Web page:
Things We Were Never Told

It was wonderful to welcome Julie Salverson in Winipeg over the weekend. Her reading at McNally Robinson included portions of her play BOOM, her opera Shelter and her new manuscript Atomic Elegy. Although the long weekend meant a small crowd, it was certainly a thought-provoking event. Julie’s work explores the theme of witnessing. Her manuscript, which was inspired by learning about Canada’s link to the bombings of Hiroshima and Nakasaki, led to a vibrant discussion both with Julie and at least in my case with family and friends afterwards. It was certainly news to me that the uranium ore used to make the atomoic bombs came from Northwest Territories. You can learn more by reading Julie’s article “They Never Told Us These Things” in the summer issue of Maisonneuve. I know I’ll also be waiting to read her full manuscript when it is published.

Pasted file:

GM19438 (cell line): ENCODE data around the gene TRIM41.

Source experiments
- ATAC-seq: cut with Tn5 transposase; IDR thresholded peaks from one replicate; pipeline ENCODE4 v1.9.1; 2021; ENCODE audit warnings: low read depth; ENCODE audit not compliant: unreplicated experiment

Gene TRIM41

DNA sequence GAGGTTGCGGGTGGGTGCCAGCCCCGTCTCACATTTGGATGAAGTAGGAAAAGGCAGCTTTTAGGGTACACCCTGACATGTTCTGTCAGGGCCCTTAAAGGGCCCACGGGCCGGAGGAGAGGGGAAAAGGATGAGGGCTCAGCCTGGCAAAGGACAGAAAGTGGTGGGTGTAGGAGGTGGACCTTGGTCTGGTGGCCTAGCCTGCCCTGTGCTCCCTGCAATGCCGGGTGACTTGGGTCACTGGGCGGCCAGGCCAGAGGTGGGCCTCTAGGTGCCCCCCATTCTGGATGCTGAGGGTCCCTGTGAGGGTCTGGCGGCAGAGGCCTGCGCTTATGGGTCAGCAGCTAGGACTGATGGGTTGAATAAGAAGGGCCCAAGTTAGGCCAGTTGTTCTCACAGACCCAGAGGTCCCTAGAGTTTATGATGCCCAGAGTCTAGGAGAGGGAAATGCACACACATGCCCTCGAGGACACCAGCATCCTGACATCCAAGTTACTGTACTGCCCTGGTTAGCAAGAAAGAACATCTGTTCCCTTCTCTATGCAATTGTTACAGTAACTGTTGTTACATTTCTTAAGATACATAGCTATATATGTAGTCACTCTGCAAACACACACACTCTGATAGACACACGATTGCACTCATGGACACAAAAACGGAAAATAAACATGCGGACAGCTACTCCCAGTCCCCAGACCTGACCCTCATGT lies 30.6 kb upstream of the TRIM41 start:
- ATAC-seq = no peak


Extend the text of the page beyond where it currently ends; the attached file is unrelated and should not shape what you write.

Board member Andrea Geary with Julie Salverson

One of the things that makes me so passionate about the arts is that they really do allow us to constantly learn more about the world we live in. I’ve been reading a lot of Anne Bogart lately, after participating in a fabulous Viewpoints masterclass in Banff with Michael Greyeyes. In her book and then, you act Bogart says: “Ultimately the role of art is to wake us up. Routine takes the place of life so easily. The senses reign, numbness enters. Our job as artists is to sharpen our perceptual mechanism on a daily basis in order to venture out into the world with curiousity to receive, perceive, and report back.”

This is certainly at the heart of Sarasv├áti’s work and what stood out in Julie’s work.
-Hope McIntyre, Artistic Director